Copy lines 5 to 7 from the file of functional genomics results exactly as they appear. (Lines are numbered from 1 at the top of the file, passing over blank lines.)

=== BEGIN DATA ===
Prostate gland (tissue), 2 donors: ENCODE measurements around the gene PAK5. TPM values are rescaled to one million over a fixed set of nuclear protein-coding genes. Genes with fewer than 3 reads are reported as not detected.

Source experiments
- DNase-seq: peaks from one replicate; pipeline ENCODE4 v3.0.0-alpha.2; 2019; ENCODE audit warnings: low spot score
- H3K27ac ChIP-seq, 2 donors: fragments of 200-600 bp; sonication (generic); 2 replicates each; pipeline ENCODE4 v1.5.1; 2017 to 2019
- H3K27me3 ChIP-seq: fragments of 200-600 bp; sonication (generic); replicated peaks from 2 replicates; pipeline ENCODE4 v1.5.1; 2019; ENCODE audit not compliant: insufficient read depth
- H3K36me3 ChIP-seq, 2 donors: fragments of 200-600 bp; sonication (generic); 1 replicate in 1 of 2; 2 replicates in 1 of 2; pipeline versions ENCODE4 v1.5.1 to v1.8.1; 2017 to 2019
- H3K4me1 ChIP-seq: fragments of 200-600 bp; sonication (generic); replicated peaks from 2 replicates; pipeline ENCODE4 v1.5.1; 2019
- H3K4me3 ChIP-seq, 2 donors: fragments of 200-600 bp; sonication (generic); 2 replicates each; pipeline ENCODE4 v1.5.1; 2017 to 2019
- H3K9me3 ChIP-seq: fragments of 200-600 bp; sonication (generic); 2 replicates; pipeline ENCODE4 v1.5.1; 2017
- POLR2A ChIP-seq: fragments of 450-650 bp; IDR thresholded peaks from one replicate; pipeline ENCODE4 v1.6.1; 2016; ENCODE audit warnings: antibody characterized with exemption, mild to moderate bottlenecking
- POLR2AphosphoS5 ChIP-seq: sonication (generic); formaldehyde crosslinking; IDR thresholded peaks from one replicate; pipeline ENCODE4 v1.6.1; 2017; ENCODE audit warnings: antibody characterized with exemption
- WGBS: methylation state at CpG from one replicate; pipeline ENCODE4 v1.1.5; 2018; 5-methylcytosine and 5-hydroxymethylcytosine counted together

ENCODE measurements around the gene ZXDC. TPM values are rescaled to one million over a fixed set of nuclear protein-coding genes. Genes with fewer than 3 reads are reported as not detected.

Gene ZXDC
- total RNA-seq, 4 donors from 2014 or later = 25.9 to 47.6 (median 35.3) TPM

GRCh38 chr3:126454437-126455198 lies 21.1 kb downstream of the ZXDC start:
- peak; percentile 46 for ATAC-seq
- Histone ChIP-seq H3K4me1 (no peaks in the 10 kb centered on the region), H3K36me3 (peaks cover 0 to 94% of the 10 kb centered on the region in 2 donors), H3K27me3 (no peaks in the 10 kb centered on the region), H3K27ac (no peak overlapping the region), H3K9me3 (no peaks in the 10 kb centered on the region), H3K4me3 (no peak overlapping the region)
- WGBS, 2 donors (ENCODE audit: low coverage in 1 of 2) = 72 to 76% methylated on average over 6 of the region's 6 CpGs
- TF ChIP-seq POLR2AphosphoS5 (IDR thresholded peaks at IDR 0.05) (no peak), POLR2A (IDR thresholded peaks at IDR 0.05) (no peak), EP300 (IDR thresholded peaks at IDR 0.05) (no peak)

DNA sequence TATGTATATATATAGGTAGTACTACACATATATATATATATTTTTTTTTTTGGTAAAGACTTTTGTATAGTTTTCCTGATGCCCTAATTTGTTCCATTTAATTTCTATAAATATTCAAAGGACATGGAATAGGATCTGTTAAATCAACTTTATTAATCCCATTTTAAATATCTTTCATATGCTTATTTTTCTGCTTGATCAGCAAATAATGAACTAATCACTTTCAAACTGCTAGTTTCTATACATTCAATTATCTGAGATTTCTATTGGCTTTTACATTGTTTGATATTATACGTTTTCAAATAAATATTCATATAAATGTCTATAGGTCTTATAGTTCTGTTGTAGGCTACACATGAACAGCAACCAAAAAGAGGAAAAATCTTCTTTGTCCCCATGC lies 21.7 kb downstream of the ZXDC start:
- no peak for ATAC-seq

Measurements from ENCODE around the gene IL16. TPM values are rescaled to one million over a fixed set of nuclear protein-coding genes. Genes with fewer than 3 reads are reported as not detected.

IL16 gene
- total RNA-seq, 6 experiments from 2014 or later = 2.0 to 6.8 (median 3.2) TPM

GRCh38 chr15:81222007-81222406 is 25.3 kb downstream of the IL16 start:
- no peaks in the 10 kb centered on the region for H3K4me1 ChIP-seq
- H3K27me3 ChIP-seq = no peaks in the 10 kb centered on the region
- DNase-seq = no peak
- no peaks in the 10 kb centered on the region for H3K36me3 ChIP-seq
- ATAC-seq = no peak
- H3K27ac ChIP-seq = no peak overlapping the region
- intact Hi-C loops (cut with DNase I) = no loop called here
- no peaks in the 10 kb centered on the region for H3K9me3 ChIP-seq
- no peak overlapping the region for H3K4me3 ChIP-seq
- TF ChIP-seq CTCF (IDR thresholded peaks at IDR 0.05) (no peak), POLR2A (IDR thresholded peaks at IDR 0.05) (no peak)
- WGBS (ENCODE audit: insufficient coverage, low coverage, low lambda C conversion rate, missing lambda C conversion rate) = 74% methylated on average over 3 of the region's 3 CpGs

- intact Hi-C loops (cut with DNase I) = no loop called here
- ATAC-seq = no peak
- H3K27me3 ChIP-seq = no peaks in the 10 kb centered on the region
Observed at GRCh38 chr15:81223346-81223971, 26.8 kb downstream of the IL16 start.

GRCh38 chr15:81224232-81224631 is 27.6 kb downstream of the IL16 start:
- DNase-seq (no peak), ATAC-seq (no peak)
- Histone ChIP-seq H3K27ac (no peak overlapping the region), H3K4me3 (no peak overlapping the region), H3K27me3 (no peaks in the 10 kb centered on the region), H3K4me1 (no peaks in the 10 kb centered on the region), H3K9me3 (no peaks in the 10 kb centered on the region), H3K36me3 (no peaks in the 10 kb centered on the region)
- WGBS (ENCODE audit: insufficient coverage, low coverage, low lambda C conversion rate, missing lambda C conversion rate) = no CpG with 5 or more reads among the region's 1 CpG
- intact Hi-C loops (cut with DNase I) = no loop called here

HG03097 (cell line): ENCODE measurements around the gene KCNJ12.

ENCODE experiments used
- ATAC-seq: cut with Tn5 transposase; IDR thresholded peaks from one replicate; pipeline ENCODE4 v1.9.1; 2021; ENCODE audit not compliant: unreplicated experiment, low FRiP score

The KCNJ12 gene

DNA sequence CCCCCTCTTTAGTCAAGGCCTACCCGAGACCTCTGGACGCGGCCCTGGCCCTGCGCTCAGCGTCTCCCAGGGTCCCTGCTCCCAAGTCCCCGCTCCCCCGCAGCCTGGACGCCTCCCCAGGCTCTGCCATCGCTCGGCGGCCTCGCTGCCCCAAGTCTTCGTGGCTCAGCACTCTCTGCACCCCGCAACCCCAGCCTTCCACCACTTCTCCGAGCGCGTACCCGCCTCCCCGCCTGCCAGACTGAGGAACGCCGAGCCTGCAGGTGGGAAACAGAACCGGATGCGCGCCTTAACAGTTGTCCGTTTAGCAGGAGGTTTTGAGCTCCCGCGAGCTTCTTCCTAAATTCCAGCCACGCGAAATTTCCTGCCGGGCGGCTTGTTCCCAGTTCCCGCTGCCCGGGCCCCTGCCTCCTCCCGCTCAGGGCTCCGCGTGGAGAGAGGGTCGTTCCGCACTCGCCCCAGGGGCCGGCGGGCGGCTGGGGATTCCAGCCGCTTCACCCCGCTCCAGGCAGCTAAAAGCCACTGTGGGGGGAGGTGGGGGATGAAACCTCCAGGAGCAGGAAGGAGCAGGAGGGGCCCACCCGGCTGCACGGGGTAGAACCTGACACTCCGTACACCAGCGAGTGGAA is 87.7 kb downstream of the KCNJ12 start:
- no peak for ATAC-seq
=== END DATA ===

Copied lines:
- H3K27me3 ChIP-seq: fragments of 200-600 bp; sonication (generic); replicated peaks from 2 replicates; pipeline ENCODE4 v1.5.1; 2019; ENCODE audit not compliant: insufficient read depth
- H3K36me3 ChIP-seq, 2 donors: fragments of 200-600 bp; sonication (generic); 1 replicate in 1 of 2; 2 replicates in 1 of 2; pipeline versions ENCODE4 v1.5.1 to v1.8.1; 2017 to 2019
- H3K4me1 ChIP-seq: fragments of 200-600 bp; sonication (generic); replicated peaks from 2 replicates; pipeline ENCODE4 v1.5.1; 2019